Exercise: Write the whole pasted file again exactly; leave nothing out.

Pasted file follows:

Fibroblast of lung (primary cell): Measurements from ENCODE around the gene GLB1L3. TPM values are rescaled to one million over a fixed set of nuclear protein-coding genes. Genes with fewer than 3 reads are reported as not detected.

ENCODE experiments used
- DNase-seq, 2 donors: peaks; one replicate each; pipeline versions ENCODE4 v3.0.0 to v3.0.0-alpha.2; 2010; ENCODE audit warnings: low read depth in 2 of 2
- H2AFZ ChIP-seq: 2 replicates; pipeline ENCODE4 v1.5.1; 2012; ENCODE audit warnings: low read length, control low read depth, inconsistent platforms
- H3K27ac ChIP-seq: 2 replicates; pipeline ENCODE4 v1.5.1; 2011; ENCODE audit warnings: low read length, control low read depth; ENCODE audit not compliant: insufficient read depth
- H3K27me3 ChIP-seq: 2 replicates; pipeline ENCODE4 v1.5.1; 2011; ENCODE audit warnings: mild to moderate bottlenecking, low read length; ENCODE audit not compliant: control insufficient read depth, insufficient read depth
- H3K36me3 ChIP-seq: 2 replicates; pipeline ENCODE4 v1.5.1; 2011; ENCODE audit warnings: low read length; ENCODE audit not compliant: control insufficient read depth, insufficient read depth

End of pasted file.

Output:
Fibroblast of lung (primary cell): Measurements from ENCODE around the gene GLB1L3. TPM values are rescaled to one million over a fixed set of nuclear protein-coding genes. Genes with fewer than 3 reads are reported as not detected.

ENCODE experiments used
- DNase-seq, 2 donors: peaks; one replicate each; pipeline versions ENCODE4 v3.0.0 to v3.0.0-alpha.2; 2010; ENCODE audit warnings: low read depth in 2 of 2
- H2AFZ ChIP-seq: 2 replicates; pipeline ENCODE4 v1.5.1; 2012; ENCODE audit warnings: low read length, control low read depth, inconsistent platforms
- H3K27ac ChIP-seq: 2 replicates; pipeline ENCODE4 v1.5.1; 2011; ENCODE audit warnings: low read length, control low read depth; ENCODE audit not compliant: insufficient read depth
- H3K27me3 ChIP-seq: 2 replicates; pipeline ENCODE4 v1.5.1; 2011; ENCODE audit warnings: mild to moderate bottlenecking, low read length; ENCODE audit not compliant: control insufficient read depth, insufficient read depth
- H3K36me3 ChIP-seq: 2 replicates; pipeline ENCODE4 v1.5.1; 2011; ENCODE audit warnings: low read length; ENCODE audit not compliant: control insufficient read depth, insufficient read depth